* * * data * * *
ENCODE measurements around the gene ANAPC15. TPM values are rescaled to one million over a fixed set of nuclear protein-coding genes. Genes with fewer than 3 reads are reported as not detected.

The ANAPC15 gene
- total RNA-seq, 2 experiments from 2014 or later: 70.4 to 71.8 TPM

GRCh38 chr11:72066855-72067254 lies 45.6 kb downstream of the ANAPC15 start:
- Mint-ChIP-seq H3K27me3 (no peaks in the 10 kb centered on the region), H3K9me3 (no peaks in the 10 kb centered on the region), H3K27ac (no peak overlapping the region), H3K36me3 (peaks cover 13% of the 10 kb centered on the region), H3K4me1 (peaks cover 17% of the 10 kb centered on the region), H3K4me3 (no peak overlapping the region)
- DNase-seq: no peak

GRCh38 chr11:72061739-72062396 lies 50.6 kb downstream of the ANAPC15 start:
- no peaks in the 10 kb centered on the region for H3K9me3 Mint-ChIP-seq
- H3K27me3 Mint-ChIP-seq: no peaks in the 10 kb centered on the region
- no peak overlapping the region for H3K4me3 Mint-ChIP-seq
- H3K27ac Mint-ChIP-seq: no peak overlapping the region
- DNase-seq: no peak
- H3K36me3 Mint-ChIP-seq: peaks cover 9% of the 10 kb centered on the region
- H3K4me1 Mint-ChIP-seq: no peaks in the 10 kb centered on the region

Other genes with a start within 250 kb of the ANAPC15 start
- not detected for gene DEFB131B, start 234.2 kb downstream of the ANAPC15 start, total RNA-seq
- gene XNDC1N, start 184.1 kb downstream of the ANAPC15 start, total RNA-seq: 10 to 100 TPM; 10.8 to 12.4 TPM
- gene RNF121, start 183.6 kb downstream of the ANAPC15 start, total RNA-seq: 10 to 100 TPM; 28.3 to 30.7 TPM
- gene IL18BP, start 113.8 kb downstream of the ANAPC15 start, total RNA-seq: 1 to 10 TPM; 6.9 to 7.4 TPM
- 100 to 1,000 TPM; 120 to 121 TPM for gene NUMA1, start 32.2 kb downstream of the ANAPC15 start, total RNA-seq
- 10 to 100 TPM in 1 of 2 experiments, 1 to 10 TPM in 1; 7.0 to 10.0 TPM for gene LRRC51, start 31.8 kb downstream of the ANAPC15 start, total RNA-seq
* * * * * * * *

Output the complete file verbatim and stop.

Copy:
ENCODE measurements around the gene ANAPC15. TPM values are rescaled to one million over a fixed set of nuclear protein-coding genes. Genes with fewer than 3 reads are reported as not detected.

The ANAPC15 gene
- total RNA-seq, 2 experiments from 2014 or later: 70.4 to 71.8 TPM

GRCh38 chr11:72066855-72067254 lies 45.6 kb downstream of the ANAPC15 start:
- Mint-ChIP-seq H3K27me3 (no peaks in the 10 kb centered on the region), H3K9me3 (no peaks in the 10 kb centered on the region), H3K27ac (no peak overlapping the region), H3K36me3 (peaks cover 13% of the 10 kb centered on the region), H3K4me1 (peaks cover 17% of the 10 kb centered on the region), H3K4me3 (no peak overlapping the region)
- DNase-seq: no peak

GRCh38 chr11:72061739-72062396 lies 50.6 kb downstream of the ANAPC15 start:
- no peaks in the 10 kb centered on the region for H3K9me3 Mint-ChIP-seq
- H3K27me3 Mint-ChIP-seq: no peaks in the 10 kb centered on the region
- no peak overlapping the region for H3K4me3 Mint-ChIP-seq
- H3K27ac Mint-ChIP-seq: no peak overlapping the region
- DNase-seq: no peak
- H3K36me3 Mint-ChIP-seq: peaks cover 9% of the 10 kb centered on the region
- H3K4me1 Mint-ChIP-seq: no peaks in the 10 kb centered on the region

Other genes with a start within 250 kb of the ANAPC15 start
- not detected for gene DEFB131B, start 234.2 kb downstream of the ANAPC15 start, total RNA-seq
- gene XNDC1N, start 184.1 kb downstream of the ANAPC15 start, total RNA-seq: 10 to 100 TPM; 10.8 to 12.4 TPM
- gene RNF121, start 183.6 kb downstream of the ANAPC15 start, total RNA-seq: 10 to 100 TPM; 28.3 to 30.7 TPM
- gene IL18BP, start 113.8 kb downstream of the ANAPC15 start, total RNA-seq: 1 to 10 TPM; 6.9 to 7.4 TPM
- 100 to 1,000 TPM; 120 to 121 TPM for gene NUMA1, start 32.2 kb downstream of the ANAPC15 start, total RNA-seq
- 10 to 100 TPM in 1 of 2 experiments, 1 to 10 TPM in 1; 7.0 to 10.0 TPM for gene LRRC51, start 31.8 kb downstream of the ANAPC15 start, total RNA-seq